Thursday, January 31, 2013

The Vulnerability of Performance

 A few days ago my students and I participated in a piano recital. There is something so very vulnerable about playing the piano in front of a crowd. I have been doing it since I was eight but yet every solo performance I have a moment of wanting to back out, even to this day. 

  There are so many facets of our selves which are in view when we perform. Not only is our physical agility evident but our ability to focus, our gift to express feelings through music, and our self-consciousness is open for all to see. 
"Why would you choose to perform if it is so unpleasant?", my son asked. 
  Now that is such a great question. Perhaps it is that when we can open ourselves up whole-heartedly to the music we have come to live and breathe, it is an amazing high.

   During rehearsal M., age 5, balked as I explained that I wanted him to tell the audience his name and the names of his pieces. 
    "I can't," he said, "I'm shy." 
     It was his first recital so I offered to stand with him in front of the group. 
     "It wasn't that bad." he said after with a broad grin. 

   There in a nutshell is the reason to perform frequently. We can learn that our fears are not that real. Coming through a gut-wrenching experience can build hope that we are growing and changing. If we falter the lesson is still important. Perhaps we should have prepared better, or perhaps we learned that life goes on after a stressful event, or best, that we made music come alive and people enjoyed it.

   For the teacher, sitting on the sidelines, the event is emotional. I know too well what could happen. I see their legs shake, their hearts race, and their hands stiffen with cold. I send them bushels of love and hold them together with teacher energy. Then I clap and whisper that they were fabulous and feel privileged to know them in their most vulnerable hour.  It is exhausting, but so worth the effort.

Tuesday, January 22, 2013

Recital Tips

Dear Parents,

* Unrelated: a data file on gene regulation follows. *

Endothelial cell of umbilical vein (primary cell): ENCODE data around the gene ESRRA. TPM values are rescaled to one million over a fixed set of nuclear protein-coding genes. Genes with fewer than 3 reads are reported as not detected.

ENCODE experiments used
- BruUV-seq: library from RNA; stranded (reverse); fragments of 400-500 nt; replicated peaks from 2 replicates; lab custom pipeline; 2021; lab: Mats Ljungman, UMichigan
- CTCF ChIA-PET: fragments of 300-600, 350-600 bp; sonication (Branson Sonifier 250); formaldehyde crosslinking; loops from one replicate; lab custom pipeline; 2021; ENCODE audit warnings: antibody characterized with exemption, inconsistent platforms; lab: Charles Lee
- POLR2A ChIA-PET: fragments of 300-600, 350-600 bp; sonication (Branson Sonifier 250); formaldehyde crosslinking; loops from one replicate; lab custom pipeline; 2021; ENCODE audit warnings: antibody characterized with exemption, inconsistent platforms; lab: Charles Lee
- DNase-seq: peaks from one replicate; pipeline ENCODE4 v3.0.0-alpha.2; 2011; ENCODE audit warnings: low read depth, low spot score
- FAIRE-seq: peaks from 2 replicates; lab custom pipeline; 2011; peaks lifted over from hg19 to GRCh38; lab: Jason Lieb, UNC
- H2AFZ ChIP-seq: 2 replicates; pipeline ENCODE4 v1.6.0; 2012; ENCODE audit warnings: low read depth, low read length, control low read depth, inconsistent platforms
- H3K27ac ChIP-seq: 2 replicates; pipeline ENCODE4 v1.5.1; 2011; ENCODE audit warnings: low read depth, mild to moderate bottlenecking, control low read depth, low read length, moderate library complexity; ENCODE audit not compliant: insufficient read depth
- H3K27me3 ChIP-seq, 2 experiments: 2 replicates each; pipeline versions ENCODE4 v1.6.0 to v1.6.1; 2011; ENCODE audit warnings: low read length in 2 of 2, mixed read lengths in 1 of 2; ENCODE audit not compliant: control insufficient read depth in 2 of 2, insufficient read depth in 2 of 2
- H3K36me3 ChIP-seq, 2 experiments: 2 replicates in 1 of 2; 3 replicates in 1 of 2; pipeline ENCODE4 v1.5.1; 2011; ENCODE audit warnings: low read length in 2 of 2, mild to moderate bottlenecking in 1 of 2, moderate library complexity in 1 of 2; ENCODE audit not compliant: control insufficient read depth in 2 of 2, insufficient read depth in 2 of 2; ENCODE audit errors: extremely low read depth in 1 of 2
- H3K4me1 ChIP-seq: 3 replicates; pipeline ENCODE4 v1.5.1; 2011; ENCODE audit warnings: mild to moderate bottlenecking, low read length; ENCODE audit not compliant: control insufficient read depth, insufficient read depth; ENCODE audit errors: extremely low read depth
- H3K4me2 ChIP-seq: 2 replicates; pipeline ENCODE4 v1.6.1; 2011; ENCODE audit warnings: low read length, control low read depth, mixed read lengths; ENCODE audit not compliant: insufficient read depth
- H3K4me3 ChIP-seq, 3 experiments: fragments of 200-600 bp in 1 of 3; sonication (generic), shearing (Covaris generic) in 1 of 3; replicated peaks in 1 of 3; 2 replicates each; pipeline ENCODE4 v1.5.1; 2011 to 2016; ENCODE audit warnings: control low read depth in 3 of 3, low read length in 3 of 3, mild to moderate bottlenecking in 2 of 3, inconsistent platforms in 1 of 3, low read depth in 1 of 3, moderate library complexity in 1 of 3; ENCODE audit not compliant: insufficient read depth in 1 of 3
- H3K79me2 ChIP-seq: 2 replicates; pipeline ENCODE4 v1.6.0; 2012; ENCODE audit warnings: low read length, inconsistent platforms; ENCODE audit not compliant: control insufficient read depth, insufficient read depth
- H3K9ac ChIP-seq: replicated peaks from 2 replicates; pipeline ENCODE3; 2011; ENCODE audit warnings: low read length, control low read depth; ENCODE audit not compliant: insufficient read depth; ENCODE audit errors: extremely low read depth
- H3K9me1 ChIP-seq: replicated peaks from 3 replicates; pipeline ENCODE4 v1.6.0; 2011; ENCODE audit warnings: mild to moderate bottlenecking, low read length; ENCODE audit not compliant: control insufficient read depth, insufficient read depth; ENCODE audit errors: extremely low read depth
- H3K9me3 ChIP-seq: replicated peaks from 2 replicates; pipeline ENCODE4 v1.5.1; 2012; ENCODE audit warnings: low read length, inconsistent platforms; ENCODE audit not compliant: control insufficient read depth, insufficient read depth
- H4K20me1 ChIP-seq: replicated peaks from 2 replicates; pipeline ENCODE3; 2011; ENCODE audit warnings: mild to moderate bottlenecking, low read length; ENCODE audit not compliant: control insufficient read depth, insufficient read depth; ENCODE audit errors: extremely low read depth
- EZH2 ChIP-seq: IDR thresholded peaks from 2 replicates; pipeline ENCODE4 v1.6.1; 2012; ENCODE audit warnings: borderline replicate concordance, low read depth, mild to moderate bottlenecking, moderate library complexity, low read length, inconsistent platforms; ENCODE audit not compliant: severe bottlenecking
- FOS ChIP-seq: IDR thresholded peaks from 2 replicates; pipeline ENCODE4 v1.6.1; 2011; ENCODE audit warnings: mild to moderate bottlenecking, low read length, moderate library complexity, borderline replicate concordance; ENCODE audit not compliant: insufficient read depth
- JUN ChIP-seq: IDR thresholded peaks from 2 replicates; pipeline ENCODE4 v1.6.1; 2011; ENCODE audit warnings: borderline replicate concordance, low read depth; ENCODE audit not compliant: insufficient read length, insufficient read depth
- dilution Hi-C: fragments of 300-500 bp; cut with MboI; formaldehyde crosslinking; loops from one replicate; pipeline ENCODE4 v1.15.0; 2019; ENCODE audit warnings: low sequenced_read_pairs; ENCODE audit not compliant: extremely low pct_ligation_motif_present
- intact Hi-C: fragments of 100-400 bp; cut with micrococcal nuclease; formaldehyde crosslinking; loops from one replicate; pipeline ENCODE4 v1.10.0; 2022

It is a few days before the recital and perhaps I can pass on a few tips to the handful of new students playing for the first time. And for those of you who have attended year after year, thank-you for preparing your pianist and making the recital an important event.

   I look at performing at a recital as pay back time. When we play for our families we show honor for the money invested in our progress and give joy to a whole room of people. It is not easy to support a child for years of practice with the hope that they hang in long enough to master an instrument. I try to point out to my students how fortunate they are to have an opportunity to learn and be encouraged on all fronts.
   You can prepare your child by talking positively about their performance and give them many small recitals at home. Some students will feel anxious and vulnerable. Please don't deny their honest feelings but talk about how performing only gets easier when you do it. Mistakes happen and they are allowed without recriminations. I try to create a relaxed atmosphere at the recital and most students come through splendidly. You don't need to come early since adrenaline mounts just before, but arriving on time helps to ease tension.
   May I suggest that you look over the program with your child and note if they recognize any of the pieces. Perhaps you can point out some pieces that they should really listen to so that their attention moves to the performance of other students.
  After the recital we share treats in the hall behind the chapel and this is a time when each student can come down from the high of performance. Again, they may want to give some praise and feedback to other performers whose pieces inspired them.
  I feel so lucky to have a venue where I am not obligated to pay a fee for rental. This allows me to make the recital free of charge for you.
  You may want to look at some pictures of past recitals on the archived blog posts labeled Recital Time.
   See you at the big event!

Wednesday, January 16, 2013

January Recitals

  It has been ages since I posted. I am still around and madly teaching, or teaching madly, I don't know which. News from my studio includes the fact that I moved my recitals from November to January. The jury is still out about whether that is better. This year the big draw is the music to the Sherlock theme from PBS.

  I have a student playing three themes from this series in one recital and in the other recital I will play a medley of Hero's theme from Sherlock with the main theme from Downton Abbey and a small segment from Mrs. Darcy from the Pride and Prejudice movie. They all seem to be in the same key and one moves well into the other.

   Hero's theme is lively and full of mysterious intrigue, while Downton Abbey moves and flows, which brings to mind the changes in from WWI-WW2 in England. Ending with Dario Marianelli's Mrs. Darcy actually takes us backward in time but back to a romantic ending.

                                                      I am paying homage to the English movies I love to see.

   You can find all this music on where I search often. Thank-you, Musicnotes for making my life easier.